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01.03.2012 | Ausgabe 3/2012

Surgical Endoscopy 3/2012

Mentorship for participants in a laparoscopic colectomy course

Surgical Endoscopy > Ausgabe 3/2012
Vanessa P. Ho, Koiana Trencheva, Sharon L. Stein, Jeffrey W. Milsom
Wichtige Hinweise
Presented as a poster (P197) at the 12th World Congress of Endoscopic Surgery at National Harbor, MD, 14–17 April 2010.



Despite data suggesting improved outcomes with laparoscopic colectomy (LC), less than 10% of colectomies in the Unites States are currently performed laparoscopically. One mechanism for incorporating LC into practice is to attend an LC course (LCC). Postcourse mentorship is recommended by the Society of American Gastrointestinal and Endoscopic Surgeons (SAGES) and the American Society of Colon and Rectal Surgeons (ASCRS), in addition to course participation, to encourage adoption of the new techniques. Recommendations also include access to at least 25 colectomies annually. Because the use of LC likely will increase, access to mentorship is an important consideration for LCC participants. This study aimed to evaluate mentorship access and related factors for participants in an ongoing LCC.


Participants in seven consecutive single-center LCCs were anonymously surveyed regarding age, specialty, surgical experience, practice, and mentorship availability. Factors associated with mentorship were identified via chi-square and univariate logistic regression.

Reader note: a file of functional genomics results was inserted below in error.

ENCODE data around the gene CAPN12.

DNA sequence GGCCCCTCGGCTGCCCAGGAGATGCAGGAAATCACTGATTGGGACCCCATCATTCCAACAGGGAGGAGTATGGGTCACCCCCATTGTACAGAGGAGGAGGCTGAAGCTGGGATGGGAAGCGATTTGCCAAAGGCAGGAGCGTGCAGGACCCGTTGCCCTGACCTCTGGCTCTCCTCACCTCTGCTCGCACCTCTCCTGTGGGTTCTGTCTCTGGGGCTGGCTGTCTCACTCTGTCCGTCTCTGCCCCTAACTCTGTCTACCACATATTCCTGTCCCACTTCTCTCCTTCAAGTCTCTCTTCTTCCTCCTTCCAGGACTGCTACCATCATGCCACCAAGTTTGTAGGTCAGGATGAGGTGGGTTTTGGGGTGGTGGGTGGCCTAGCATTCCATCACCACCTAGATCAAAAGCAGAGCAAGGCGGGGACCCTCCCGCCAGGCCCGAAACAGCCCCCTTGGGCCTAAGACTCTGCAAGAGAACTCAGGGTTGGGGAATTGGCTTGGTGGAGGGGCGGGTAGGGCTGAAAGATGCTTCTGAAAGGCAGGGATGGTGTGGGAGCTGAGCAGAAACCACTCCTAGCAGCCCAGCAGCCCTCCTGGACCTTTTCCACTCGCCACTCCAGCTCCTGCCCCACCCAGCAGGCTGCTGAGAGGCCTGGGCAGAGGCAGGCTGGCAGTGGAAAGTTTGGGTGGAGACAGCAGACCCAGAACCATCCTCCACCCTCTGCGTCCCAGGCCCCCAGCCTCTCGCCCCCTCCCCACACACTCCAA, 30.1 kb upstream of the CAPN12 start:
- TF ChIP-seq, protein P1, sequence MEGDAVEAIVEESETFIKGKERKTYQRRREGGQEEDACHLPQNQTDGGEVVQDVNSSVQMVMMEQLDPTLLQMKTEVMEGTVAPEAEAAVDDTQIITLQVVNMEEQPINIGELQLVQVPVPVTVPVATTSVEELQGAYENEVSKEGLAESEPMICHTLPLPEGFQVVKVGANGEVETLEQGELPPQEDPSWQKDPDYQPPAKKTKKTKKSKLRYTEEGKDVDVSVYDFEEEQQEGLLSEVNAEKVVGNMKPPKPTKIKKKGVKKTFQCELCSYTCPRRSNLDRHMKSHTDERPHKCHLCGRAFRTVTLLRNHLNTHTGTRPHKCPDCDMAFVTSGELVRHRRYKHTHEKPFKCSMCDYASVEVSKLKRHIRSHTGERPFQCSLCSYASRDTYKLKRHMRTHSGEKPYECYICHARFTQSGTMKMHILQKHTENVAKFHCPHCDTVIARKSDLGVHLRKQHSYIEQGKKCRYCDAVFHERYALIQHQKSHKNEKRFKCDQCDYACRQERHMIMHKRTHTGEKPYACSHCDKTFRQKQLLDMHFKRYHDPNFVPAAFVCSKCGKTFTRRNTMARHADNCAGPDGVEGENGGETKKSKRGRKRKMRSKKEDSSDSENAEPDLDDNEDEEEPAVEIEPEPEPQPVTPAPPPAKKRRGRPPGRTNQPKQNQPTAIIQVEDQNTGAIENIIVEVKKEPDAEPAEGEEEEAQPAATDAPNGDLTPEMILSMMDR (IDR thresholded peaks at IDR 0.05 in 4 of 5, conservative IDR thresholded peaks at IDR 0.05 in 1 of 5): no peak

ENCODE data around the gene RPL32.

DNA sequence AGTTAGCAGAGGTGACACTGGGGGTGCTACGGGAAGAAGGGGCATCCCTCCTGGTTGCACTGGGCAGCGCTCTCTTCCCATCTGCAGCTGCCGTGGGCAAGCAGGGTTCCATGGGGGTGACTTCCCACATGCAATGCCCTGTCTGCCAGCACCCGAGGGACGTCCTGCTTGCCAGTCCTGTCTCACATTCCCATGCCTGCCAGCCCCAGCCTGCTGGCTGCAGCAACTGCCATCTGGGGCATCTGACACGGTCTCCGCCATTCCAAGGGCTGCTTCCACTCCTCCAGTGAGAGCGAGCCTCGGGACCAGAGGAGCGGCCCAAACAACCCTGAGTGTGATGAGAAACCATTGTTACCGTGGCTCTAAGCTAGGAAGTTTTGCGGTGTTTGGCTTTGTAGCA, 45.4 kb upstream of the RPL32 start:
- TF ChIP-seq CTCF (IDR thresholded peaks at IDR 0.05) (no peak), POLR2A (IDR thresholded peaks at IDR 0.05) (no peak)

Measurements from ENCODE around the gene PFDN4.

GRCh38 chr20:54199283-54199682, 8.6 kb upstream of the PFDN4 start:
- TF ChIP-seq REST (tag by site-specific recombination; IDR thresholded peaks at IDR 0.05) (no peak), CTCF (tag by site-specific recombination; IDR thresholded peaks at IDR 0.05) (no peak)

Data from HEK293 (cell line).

Of the 90 participants surveyed, 81 (90%) were men, 51 (56.7%) were general surgeons, 43 (48.9%) were older than 40 years, and 49 (54.4%) had access to a mentor. A majority of the participants (86.7%) performed five or fewer open colorectal cases per month, and 81 (90%) performed five or fewer noncolorectal advanced laparoscopic cases monthly. Factors associated with lack of mentor access included age older than 40 years (P = 0.004), practice as a general surgeon (P = 0.014), and status as a senior attending surgeon (P = 0.029).


A significant number of surgeons (45.6%) participating in LCC have limited or no access to mentors. In particular, older surgeons, senior attending surgeons, and general surgeons have the least access to mentors. To encourage adoption of LC, training methods should be adopted that accommodate general surgeons, surgeons with a limited advanced laparoscopic case load, and surgeons without access to mentors. Possible strategies include longer or multisession courses, simulator training, and remote mentoring.

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